While the rest of America has its eyes on the New Hampshire primary, something much more thrilling is happening here in Louisiana. It’s Mardi Gras!
Louisiana famously goes its own way in many things. So while everyone else votes on Tuesday and parties on Saturday, we’re partying on Tuesday and we’ll vote on Saturday. That will come next month.
Louisiana has never had much of a footprint in presidential politics. Our only president, Zachary Taylor, wasn’t really from here and was so uninterested in politics that he had never voted. His presidency was cut short when he died after a little more than a year in office. Huey P. Long wrote a book called “My First Days in the White House,” but it wasn’t published until after he had been gunned down in 1935. And then there’s Bobby Jindal.
But we’re No. 1 when it comes to Mardi Gras. Folks in Mobile, Alabama, like to claim they got there first, and perhaps they did. But they’re the Winklevoss twins, and we’re Mark Zuckerberg.
In different ways, elections and Carnival both reflect how we feel about ourselves as a community. Except Carnival is more fun.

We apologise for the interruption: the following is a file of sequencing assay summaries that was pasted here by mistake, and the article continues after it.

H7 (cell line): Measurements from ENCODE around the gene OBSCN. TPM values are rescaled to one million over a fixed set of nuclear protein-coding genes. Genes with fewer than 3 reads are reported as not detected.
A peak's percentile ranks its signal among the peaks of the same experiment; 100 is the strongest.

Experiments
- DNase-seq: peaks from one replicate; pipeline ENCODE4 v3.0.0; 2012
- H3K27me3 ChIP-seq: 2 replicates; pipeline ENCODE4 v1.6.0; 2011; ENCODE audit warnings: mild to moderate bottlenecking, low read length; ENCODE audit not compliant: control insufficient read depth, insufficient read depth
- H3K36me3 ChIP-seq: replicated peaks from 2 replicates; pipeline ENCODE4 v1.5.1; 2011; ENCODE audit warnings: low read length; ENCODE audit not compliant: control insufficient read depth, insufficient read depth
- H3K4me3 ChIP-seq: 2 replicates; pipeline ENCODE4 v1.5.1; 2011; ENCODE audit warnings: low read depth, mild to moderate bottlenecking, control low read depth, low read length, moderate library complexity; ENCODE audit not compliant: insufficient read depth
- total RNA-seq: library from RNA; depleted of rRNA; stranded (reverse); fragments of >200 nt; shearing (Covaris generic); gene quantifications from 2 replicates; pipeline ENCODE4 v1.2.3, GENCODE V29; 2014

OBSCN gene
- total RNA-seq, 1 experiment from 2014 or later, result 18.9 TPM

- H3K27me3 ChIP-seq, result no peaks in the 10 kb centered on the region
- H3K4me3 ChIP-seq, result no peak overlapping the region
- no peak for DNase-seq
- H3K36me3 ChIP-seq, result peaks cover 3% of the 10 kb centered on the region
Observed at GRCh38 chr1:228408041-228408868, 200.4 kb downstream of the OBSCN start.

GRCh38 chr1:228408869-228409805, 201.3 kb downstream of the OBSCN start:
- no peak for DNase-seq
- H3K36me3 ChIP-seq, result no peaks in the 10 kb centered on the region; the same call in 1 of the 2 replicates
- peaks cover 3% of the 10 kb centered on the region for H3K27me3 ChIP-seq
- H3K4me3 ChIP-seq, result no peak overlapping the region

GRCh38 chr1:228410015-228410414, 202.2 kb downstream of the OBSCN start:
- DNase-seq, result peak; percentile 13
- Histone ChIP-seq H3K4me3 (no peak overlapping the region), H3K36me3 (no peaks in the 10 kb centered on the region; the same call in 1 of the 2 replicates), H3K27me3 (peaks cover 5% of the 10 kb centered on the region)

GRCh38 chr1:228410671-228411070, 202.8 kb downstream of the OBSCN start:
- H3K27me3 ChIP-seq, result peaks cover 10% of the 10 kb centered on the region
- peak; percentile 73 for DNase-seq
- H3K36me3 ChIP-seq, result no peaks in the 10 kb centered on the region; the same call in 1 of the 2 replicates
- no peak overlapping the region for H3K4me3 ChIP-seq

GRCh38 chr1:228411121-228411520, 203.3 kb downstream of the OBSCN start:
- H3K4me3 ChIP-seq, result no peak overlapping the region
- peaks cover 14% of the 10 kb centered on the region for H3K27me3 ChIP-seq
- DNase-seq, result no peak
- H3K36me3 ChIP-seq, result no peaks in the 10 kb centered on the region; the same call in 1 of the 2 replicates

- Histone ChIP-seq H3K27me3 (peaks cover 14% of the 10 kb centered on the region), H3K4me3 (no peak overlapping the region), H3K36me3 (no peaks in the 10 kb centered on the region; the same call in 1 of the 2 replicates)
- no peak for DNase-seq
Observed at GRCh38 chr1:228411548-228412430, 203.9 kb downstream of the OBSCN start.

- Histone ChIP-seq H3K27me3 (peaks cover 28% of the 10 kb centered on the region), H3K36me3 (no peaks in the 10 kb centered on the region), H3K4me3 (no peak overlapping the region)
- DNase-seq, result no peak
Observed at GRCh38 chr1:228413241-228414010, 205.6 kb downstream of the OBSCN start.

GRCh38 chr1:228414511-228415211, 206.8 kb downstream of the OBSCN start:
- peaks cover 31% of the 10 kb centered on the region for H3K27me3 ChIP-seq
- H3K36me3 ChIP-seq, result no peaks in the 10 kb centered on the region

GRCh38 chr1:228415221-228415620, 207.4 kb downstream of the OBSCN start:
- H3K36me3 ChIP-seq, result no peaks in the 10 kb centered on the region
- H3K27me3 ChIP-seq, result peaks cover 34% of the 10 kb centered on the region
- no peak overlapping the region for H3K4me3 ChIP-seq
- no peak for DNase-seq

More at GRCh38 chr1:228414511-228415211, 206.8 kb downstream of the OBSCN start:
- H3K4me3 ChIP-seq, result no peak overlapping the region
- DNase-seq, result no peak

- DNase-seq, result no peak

Every four years, our nation picks a president by looking in the mirror and determining how we want to change. Carnival is also about looking in the mirror, but we ponder our image and turn it into parody.
The leaders we pick in our elections preside 365 days a year, so there’s plenty of opportunity for them to do harm. Carnival royalty only lasts a day, so there’s not much potential for damage.
Presidential elections only come around every four years, and that’s a good thing because they’re exhausting. Carnival comes around every winter. It’s exhausting, too, but it’s so much fun that we wouldn’t think of waiting until 2020 before we do it again.
Louisiana won’t get its say in the presidential derby until March 5, and by then, about a third of the states will have spoken. Even American Samoa is ahead of us. So the pickings could be slim.
Thankfully, Mardi Gras comes early this year. The big presidential field gives our floatmakers and maskers more targets of opportunity. Still, the roster is already shrinking. Hopefully, nobody built a float lampooning Martin O’Malley or Rand Paul.